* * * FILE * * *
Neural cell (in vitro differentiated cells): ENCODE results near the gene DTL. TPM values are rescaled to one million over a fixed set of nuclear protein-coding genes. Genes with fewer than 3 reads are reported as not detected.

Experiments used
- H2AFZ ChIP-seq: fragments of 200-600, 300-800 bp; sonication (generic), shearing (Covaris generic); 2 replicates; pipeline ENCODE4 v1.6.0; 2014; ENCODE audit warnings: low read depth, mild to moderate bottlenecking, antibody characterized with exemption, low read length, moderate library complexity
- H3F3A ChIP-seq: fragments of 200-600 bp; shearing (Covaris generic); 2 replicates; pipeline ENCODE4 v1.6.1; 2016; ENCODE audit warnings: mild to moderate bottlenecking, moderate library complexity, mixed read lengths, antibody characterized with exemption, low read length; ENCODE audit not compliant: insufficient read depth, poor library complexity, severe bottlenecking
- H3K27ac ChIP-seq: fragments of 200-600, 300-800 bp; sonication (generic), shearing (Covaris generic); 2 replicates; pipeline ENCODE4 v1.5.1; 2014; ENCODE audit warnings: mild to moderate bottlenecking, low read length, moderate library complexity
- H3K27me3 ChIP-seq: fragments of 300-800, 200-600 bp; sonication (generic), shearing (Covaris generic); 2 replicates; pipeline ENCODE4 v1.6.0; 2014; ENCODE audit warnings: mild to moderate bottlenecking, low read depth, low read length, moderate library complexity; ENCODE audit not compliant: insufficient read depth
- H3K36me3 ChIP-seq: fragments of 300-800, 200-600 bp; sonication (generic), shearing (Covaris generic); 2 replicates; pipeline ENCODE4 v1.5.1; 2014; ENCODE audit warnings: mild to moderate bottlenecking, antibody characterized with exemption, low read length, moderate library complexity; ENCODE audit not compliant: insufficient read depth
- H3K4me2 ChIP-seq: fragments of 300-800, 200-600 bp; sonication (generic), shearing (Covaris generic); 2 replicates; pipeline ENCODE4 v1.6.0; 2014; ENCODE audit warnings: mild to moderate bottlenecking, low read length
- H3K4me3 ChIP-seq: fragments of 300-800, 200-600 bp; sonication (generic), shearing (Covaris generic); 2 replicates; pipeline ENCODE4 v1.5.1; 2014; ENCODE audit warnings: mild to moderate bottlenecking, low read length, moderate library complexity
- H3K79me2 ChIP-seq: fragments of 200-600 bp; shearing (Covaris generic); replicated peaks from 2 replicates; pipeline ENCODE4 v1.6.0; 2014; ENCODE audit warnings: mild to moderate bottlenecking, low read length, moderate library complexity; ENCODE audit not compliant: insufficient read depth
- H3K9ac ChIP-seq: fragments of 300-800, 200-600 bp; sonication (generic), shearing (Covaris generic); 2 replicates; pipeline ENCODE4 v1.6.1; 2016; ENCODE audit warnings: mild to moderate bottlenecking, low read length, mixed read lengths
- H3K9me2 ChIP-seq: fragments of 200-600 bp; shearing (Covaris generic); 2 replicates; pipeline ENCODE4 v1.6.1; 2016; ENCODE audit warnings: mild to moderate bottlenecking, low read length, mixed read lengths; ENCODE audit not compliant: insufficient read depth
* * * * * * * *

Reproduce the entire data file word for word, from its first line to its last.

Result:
Neural cell (in vitro differentiated cells): ENCODE results near the gene DTL. TPM values are rescaled to one million over a fixed set of nuclear protein-coding genes. Genes with fewer than 3 reads are reported as not detected.

Experiments used
- H2AFZ ChIP-seq: fragments of 200-600, 300-800 bp; sonication (generic), shearing (Covaris generic); 2 replicates; pipeline ENCODE4 v1.6.0; 2014; ENCODE audit warnings: low read depth, mild to moderate bottlenecking, antibody characterized with exemption, low read length, moderate library complexity
- H3F3A ChIP-seq: fragments of 200-600 bp; shearing (Covaris generic); 2 replicates; pipeline ENCODE4 v1.6.1; 2016; ENCODE audit warnings: mild to moderate bottlenecking, moderate library complexity, mixed read lengths, antibody characterized with exemption, low read length; ENCODE audit not compliant: insufficient read depth, poor library complexity, severe bottlenecking
- H3K27ac ChIP-seq: fragments of 200-600, 300-800 bp; sonication (generic), shearing (Covaris generic); 2 replicates; pipeline ENCODE4 v1.5.1; 2014; ENCODE audit warnings: mild to moderate bottlenecking, low read length, moderate library complexity
- H3K27me3 ChIP-seq: fragments of 300-800, 200-600 bp; sonication (generic), shearing (Covaris generic); 2 replicates; pipeline ENCODE4 v1.6.0; 2014; ENCODE audit warnings: mild to moderate bottlenecking, low read depth, low read length, moderate library complexity; ENCODE audit not compliant: insufficient read depth
- H3K36me3 ChIP-seq: fragments of 300-800, 200-600 bp; sonication (generic), shearing (Covaris generic); 2 replicates; pipeline ENCODE4 v1.5.1; 2014; ENCODE audit warnings: mild to moderate bottlenecking, antibody characterized with exemption, low read length, moderate library complexity; ENCODE audit not compliant: insufficient read depth
- H3K4me2 ChIP-seq: fragments of 300-800, 200-600 bp; sonication (generic), shearing (Covaris generic); 2 replicates; pipeline ENCODE4 v1.6.0; 2014; ENCODE audit warnings: mild to moderate bottlenecking, low read length
- H3K4me3 ChIP-seq: fragments of 300-800, 200-600 bp; sonication (generic), shearing (Covaris generic); 2 replicates; pipeline ENCODE4 v1.5.1; 2014; ENCODE audit warnings: mild to moderate bottlenecking, low read length, moderate library complexity
- H3K79me2 ChIP-seq: fragments of 200-600 bp; shearing (Covaris generic); replicated peaks from 2 replicates; pipeline ENCODE4 v1.6.0; 2014; ENCODE audit warnings: mild to moderate bottlenecking, low read length, moderate library complexity; ENCODE audit not compliant: insufficient read depth
- H3K9ac ChIP-seq: fragments of 300-800, 200-600 bp; sonication (generic), shearing (Covaris generic); 2 replicates; pipeline ENCODE4 v1.6.1; 2016; ENCODE audit warnings: mild to moderate bottlenecking, low read length, mixed read lengths
- H3K9me2 ChIP-seq: fragments of 200-600 bp; shearing (Covaris generic); 2 replicates; pipeline ENCODE4 v1.6.1; 2016; ENCODE audit warnings: mild to moderate bottlenecking, low read length, mixed read lengths; ENCODE audit not compliant: insufficient read depth